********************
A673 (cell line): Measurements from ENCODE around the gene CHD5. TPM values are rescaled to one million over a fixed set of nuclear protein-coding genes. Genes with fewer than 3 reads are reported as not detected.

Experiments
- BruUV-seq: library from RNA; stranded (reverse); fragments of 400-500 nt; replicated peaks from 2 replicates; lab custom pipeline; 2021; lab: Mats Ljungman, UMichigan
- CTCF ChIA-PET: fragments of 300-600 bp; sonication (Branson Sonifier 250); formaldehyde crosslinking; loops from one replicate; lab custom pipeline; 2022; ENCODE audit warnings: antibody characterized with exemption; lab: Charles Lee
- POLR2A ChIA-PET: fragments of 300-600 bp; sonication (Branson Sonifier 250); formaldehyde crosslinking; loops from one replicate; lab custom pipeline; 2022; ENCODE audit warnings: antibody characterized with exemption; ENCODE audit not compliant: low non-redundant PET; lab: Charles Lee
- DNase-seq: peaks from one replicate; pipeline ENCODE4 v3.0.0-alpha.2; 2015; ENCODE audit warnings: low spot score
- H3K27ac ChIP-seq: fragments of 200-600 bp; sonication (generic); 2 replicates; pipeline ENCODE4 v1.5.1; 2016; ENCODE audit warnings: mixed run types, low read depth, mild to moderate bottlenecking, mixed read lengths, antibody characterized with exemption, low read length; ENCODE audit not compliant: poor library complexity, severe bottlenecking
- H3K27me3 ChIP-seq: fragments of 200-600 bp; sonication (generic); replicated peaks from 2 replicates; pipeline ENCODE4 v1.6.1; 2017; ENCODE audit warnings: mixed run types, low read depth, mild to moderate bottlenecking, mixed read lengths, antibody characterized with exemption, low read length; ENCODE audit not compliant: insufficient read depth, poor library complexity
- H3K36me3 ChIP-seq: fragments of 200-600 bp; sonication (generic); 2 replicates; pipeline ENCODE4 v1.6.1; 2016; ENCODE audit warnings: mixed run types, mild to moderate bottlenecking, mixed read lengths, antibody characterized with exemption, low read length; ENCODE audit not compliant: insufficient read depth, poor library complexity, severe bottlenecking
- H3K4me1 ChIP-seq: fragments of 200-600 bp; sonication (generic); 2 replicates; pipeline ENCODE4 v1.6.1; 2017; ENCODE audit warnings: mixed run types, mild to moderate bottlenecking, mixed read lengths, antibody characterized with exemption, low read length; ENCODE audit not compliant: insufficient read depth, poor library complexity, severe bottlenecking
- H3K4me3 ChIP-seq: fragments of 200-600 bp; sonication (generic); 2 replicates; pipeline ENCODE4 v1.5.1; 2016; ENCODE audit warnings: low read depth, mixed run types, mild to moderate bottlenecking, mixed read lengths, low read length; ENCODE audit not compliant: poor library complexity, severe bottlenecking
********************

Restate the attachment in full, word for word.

A673 (cell line): Measurements from ENCODE around the gene CHD5. TPM values are rescaled to one million over a fixed set of nuclear protein-coding genes. Genes with fewer than 3 reads are reported as not detected.

Experiments
- BruUV-seq: library from RNA; stranded (reverse); fragments of 400-500 nt; replicated peaks from 2 replicates; lab custom pipeline; 2021; lab: Mats Ljungman, UMichigan
- CTCF ChIA-PET: fragments of 300-600 bp; sonication (Branson Sonifier 250); formaldehyde crosslinking; loops from one replicate; lab custom pipeline; 2022; ENCODE audit warnings: antibody characterized with exemption; lab: Charles Lee
- POLR2A ChIA-PET: fragments of 300-600 bp; sonication (Branson Sonifier 250); formaldehyde crosslinking; loops from one replicate; lab custom pipeline; 2022; ENCODE audit warnings: antibody characterized with exemption; ENCODE audit not compliant: low non-redundant PET; lab: Charles Lee
- DNase-seq: peaks from one replicate; pipeline ENCODE4 v3.0.0-alpha.2; 2015; ENCODE audit warnings: low spot score
- H3K27ac ChIP-seq: fragments of 200-600 bp; sonication (generic); 2 replicates; pipeline ENCODE4 v1.5.1; 2016; ENCODE audit warnings: mixed run types, low read depth, mild to moderate bottlenecking, mixed read lengths, antibody characterized with exemption, low read length; ENCODE audit not compliant: poor library complexity, severe bottlenecking
- H3K27me3 ChIP-seq: fragments of 200-600 bp; sonication (generic); replicated peaks from 2 replicates; pipeline ENCODE4 v1.6.1; 2017; ENCODE audit warnings: mixed run types, low read depth, mild to moderate bottlenecking, mixed read lengths, antibody characterized with exemption, low read length; ENCODE audit not compliant: insufficient read depth, poor library complexity
- H3K36me3 ChIP-seq: fragments of 200-600 bp; sonication (generic); 2 replicates; pipeline ENCODE4 v1.6.1; 2016; ENCODE audit warnings: mixed run types, mild to moderate bottlenecking, mixed read lengths, antibody characterized with exemption, low read length; ENCODE audit not compliant: insufficient read depth, poor library complexity, severe bottlenecking
- H3K4me1 ChIP-seq: fragments of 200-600 bp; sonication (generic); 2 replicates; pipeline ENCODE4 v1.6.1; 2017; ENCODE audit warnings: mixed run types, mild to moderate bottlenecking, mixed read lengths, antibody characterized with exemption, low read length; ENCODE audit not compliant: insufficient read depth, poor library complexity, severe bottlenecking
- H3K4me3 ChIP-seq: fragments of 200-600 bp; sonication (generic); 2 replicates; pipeline ENCODE4 v1.5.1; 2016; ENCODE audit warnings: low read depth, mixed run types, mild to moderate bottlenecking, mixed read lengths, low read length; ENCODE audit not compliant: poor library complexity, severe bottlenecking